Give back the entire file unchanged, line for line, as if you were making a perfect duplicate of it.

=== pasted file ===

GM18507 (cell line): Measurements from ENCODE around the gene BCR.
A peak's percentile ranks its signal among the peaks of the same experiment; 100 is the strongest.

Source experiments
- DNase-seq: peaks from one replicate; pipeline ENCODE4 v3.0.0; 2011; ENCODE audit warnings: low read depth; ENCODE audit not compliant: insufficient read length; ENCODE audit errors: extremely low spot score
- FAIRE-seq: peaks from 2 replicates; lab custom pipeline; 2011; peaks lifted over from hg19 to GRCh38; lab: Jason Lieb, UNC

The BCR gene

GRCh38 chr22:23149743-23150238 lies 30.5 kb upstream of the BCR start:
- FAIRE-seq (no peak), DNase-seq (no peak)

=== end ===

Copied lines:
GM18507 (cell line): Measurements from ENCODE around the gene BCR.
A peak's percentile ranks its signal among the peaks of the same experiment; 100 is the strongest.

Source experiments
- DNase-seq: peaks from one replicate; pipeline ENCODE4 v3.0.0; 2011; ENCODE audit warnings: low read depth; ENCODE audit not compliant: insufficient read length; ENCODE audit errors: extremely low spot score
- FAIRE-seq: peaks from 2 replicates; lab custom pipeline; 2011; peaks lifted over from hg19 to GRCh38; lab: Jason Lieb, UNC

The BCR gene

GRCh38 chr22:23149743-23150238 lies 30.5 kb upstream of the BCR start:
- FAIRE-seq (no peak), DNase-seq (no peak)